Training: User know-how essential for winning projects

Projects could fail if staff aren't sufficiently trained to use a new implementation, because they won't use it in the way it was intended, says Global Online Promotions technology director Noel Duckworth

Projects could fail if staff aren’t sufficiently trained to use a new implementation, because they won’t use it in the way it was intended, says Global Online Promotions technology director Noel Duckworth.

Duckworth helped create the infrastructure behind the company’s Kachingo lottery game, which is used by Woolworths, BP and Superliquor in 500 outlets.

Demonstration laptops were taken to BP and Superliquor to show staff how Kachingo would work, using actual transactions, while Woolworths’ staff were trained at their point-of-sale systems. Staff at GOP’s Auckland headquarters tested the system with dummy promotions. If something untoward happened, it meant they were checking their IT system as well, Duckworth says. The system required quality testing, servers sent to remote outlets and connections to point of sale systems.

The use of Linux as the operating system in the $10 million technology rollout could have been a potential training problem, but Duckworth says check-out staff wouldn’t have noticed any difference. The developers who created the software to operate Kachingo are likely to have been familiar with Linux as they are the type who would experiment with such technology in their leisure time, he says.

However, Leigh Jackson, GM of service management at systems integrator Gen-i, says using open source can give rise to training concerns.

“You really have to look at what your applications are designed to achieve and what your user base is capable of. How many people are fluent in Microsoft versus the likes of StarOffice? If you are starting a company from scratch, you need to think of training constraints. You need to be able to employ people straight off the street who can do simple business tasks.”

When software company StaffCV moved from Christchurch to Auckland, employees spent three weeks learning procedures for reporting and documentation, but owner Jason Kerr says the training will help his staff gain full use of the company’s ACT sales management software, rather than just 30% of it.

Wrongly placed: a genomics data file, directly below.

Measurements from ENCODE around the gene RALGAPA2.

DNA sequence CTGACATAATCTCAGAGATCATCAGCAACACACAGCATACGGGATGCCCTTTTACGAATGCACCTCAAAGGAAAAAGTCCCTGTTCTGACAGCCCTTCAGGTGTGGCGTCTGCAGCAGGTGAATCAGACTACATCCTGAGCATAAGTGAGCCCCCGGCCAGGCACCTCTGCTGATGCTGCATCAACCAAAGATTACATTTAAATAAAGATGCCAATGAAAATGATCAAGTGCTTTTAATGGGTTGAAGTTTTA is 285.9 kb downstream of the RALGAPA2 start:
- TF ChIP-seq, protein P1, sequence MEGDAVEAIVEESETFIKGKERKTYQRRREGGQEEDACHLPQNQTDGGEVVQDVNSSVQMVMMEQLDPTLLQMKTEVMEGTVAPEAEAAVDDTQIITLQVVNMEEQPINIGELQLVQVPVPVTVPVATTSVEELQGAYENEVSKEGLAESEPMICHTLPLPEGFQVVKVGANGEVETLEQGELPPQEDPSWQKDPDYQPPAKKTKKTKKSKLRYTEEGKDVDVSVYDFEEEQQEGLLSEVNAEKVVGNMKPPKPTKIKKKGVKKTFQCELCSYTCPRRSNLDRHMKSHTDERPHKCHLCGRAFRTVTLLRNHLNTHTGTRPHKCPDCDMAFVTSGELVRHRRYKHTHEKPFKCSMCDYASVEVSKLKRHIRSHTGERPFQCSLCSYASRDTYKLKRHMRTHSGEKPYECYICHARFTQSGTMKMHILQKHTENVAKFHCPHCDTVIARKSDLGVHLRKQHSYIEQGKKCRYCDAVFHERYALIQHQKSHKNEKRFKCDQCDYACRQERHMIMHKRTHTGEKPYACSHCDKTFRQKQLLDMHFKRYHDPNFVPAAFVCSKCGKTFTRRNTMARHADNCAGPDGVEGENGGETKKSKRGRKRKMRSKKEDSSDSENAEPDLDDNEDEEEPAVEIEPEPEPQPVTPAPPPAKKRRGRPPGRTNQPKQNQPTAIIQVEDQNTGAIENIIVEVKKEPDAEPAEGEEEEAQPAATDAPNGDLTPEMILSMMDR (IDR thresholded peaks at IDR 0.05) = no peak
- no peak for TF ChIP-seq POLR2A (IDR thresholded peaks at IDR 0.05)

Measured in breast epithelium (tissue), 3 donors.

“We needed to have a DOS for Dummies approach — these are the 10 things to do. We do not allow flexibility; people have rules and we have to do the same. When you are spending $15,000 to $20,000 putting in a system like ACT across three different locations and 30 seats, we want to make sure the money is not wasted.”

Recently launched HP distributor eXeed New Zealand uses a modified customer management system already used in Australia to handle HP’s database, products and pricing.

The company had a structured training programme for its six New Zealand staff to get to know the software but found what mattered was “getting people to have a play and see what it could and could not do”, says eXeed managing director Andrew Bain. For eXeed, because the system was specifically developed for selling HP, this system was “the given core” and training and other issues had to work around it.

Bain says IT managers must realise that only 5% to 10% of learning for any new system happens on a training course, and companies must realise modifications and changes may be made to a system down its implementation journey, so more training may be needed.

Independent Auckland consultant Ian Howard notes that employees are not without responsibility in the training area.

“There is [an] attitude of ‘I can’t do it because you have not trained me’. That identifies to me a candidate seeking an alternative career. A lot of the time training money is wasted because it is not relevant or timely,” he says.

Training is required when “that need is real and felt by the user”, says Howard.

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